CRM options start around cost $300 per user, but SugerCRM saves $300 per user and it gives you the same features and capabilities for free.

Credits:Flickr/ DRI – Discovery/Reinvention/Integration/

3. Accounting: TurboCASH

It’s no surprise many businesses rely on Quickbooks to keep their books. The Intuit software helps manage quotes and proposals, invoicing, accounts payable, accounts receivable and more, all from an intuitive interface.

TurboCASH helps you keep track of the money going into and out of your business.

Credits:Flickr/Keith Rowley

You can manage debtors, creditors, invoicing, bank reconciliation, and more. TurboCASH has comprehensive reporting features, and it can be configured for different currencies and industries to meet the needs of small businesses around the globe.

QuickBooks options start around $150 per license, but TurboCASH saves $150 per license and it gives you the same capabilities for free.

4. Project Management: Restyaboard

Trello Enterprise options start around $20.83 per user/month, but Restyaboard is the free open source, flexible, and visual way to organize anything with anyone.

Drop the lengthy email threads, out-of-date spreadsheets, no-longer-so-sticky notes, and clunky software for managing your projects. Restyaboard lets you see everything about your project in a single glance. Restyaboard is a list of lists filled with cards, used by a team or by you.

Restyaboard features are Easy to Login with username or email, Profile setting, Organizations – Add members and Remove members, Closed boards listing and starred boards listing, Add board with predefined templates, Background image from flickr, Create, Copy and move list, API explorer, Notification for card overdue, Card notification & highlight, Button to delete all archived items, Card history filtering, Import LDAP users.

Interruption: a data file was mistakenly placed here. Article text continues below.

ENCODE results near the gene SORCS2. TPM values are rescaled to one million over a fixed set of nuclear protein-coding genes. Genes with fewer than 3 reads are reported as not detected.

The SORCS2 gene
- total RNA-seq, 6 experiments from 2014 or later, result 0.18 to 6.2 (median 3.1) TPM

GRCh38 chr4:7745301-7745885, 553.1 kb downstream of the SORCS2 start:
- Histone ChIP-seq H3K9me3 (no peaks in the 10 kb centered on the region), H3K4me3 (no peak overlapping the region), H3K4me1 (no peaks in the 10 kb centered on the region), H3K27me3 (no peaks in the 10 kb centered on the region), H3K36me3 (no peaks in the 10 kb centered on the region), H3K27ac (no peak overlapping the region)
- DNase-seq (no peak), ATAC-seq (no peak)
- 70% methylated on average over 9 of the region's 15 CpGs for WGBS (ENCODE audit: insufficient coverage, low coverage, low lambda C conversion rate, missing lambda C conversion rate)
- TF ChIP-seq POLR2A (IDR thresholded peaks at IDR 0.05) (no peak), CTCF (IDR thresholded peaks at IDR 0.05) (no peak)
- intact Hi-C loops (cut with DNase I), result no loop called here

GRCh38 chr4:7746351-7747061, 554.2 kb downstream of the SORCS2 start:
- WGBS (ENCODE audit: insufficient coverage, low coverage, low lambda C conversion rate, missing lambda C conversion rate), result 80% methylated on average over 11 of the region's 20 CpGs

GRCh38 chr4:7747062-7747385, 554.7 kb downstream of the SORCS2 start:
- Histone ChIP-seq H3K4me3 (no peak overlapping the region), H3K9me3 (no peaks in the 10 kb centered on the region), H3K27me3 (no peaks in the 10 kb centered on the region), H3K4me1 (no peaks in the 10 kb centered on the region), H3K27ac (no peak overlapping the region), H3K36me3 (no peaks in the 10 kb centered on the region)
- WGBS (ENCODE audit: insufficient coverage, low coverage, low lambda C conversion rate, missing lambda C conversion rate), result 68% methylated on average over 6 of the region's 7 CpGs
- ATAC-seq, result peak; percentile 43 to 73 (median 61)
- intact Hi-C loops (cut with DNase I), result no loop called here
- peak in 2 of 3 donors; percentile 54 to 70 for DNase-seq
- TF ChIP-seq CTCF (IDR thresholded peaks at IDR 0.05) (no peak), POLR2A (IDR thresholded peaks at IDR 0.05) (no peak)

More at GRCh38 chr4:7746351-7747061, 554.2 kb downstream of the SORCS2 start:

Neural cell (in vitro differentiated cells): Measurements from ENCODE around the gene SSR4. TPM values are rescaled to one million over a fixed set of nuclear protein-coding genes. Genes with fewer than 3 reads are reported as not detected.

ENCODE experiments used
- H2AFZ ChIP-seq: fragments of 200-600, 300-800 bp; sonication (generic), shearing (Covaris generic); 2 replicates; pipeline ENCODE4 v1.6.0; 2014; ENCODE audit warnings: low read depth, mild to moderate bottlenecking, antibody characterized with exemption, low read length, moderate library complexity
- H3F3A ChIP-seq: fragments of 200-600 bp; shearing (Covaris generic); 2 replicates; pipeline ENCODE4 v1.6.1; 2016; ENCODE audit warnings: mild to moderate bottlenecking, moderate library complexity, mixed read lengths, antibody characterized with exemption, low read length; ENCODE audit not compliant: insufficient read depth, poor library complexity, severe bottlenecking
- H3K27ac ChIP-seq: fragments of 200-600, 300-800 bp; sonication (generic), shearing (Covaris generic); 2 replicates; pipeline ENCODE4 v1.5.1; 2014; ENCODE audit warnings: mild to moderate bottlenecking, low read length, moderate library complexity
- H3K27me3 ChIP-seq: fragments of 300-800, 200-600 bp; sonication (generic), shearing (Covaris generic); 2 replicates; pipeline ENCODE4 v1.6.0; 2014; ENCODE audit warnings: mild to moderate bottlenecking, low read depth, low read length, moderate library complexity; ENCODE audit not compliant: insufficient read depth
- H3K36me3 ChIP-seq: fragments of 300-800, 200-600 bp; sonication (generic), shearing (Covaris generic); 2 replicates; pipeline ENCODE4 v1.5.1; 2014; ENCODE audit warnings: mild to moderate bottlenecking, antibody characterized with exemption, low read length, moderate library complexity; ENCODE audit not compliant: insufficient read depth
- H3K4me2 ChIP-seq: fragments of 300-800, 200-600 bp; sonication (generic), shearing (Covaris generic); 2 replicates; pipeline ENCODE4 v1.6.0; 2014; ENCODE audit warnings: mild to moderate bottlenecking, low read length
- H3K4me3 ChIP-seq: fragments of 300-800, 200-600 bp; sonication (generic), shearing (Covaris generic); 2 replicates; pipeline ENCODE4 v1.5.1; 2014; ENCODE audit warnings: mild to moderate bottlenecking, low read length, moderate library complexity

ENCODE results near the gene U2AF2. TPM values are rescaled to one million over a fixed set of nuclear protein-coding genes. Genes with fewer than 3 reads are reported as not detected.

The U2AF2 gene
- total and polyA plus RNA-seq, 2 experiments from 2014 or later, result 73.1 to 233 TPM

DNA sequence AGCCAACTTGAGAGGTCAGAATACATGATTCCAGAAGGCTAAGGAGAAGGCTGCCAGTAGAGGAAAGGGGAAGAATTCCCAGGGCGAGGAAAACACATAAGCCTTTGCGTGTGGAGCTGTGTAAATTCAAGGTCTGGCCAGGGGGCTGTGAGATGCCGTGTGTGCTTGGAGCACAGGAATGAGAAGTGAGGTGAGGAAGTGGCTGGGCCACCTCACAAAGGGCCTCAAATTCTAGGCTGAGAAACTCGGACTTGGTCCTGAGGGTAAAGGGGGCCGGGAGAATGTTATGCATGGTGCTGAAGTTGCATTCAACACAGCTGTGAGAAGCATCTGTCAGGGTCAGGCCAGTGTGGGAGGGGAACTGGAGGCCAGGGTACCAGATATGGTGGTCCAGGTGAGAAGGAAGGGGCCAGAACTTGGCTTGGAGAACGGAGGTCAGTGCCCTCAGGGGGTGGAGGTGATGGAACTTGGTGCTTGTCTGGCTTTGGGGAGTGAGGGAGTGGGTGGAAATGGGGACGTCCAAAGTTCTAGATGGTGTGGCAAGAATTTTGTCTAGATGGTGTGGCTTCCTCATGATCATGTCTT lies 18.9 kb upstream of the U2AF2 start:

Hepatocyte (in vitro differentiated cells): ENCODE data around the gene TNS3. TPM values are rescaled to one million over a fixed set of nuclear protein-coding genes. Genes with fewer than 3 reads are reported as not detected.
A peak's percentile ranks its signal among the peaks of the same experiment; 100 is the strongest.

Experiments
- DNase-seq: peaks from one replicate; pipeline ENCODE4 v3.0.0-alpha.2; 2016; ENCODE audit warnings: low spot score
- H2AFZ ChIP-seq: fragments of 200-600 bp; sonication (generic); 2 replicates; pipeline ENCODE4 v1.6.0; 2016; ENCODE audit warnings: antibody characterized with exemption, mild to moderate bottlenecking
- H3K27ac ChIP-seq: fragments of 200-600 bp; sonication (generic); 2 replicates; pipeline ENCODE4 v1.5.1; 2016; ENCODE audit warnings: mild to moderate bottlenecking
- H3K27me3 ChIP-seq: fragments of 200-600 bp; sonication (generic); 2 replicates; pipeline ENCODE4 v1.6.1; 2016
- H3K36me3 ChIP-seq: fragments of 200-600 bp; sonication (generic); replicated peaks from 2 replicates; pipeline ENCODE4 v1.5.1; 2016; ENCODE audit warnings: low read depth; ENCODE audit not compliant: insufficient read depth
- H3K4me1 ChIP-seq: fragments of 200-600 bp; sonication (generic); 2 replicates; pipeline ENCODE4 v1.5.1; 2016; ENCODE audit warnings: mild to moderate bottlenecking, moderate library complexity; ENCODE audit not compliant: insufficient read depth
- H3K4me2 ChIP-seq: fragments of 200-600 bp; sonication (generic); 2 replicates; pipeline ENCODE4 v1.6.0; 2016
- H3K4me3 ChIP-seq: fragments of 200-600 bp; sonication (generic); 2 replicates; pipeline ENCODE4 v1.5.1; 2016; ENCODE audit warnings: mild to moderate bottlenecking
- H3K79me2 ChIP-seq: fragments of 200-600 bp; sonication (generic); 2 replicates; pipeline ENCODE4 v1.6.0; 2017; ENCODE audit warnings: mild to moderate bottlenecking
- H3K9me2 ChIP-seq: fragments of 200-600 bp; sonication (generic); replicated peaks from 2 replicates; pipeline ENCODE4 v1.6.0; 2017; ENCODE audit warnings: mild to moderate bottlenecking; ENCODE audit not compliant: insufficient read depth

Restyaboard stays perfect and it’s fast and intuitive apps for the web, Android phones and tablets, iPhone and iPad and Kindle Fire. Restyaboard is simple on the surface, but cards have everything you need to get stuff done. Post comments for instant feedback. Upload files from your computer, Google Drive, Dropbox, Box, and OneDrive. Add checklists, labels, due dates, and more. Notifications make sure you always know when important stuff happens.

You’ll see everything about your project just by glancing at the board, and it all updates in real-time. There’s nothing to set up and everyone gets it instantly.

5. Email: Thunderbird

Email is the primary method of communication for most businesses. There are a number of paid and free email clients available, but Microsoft Outlook is one of the most widely used. Outlook is part of the Microsoft Office Home & Business package, as well as the more expensive Microsoft Office Professional suite, or it can be purchased separately for $95.

Credits:Flickr/Roland Tanglao

You can save that $95 per user, though, by switching to Thunderbird for your email.

Developed by Mozilla—the makers of the Firefox Web browser—Thunderbird provides comprehensive features including tabbed email, integrated chat, smart folders, and phishing protection. And, like Firefox, it’s customizable via add-ons. Thunderbird Filelink lets you email large files by uploading them to an online storage provider and sharing the link to the recipient.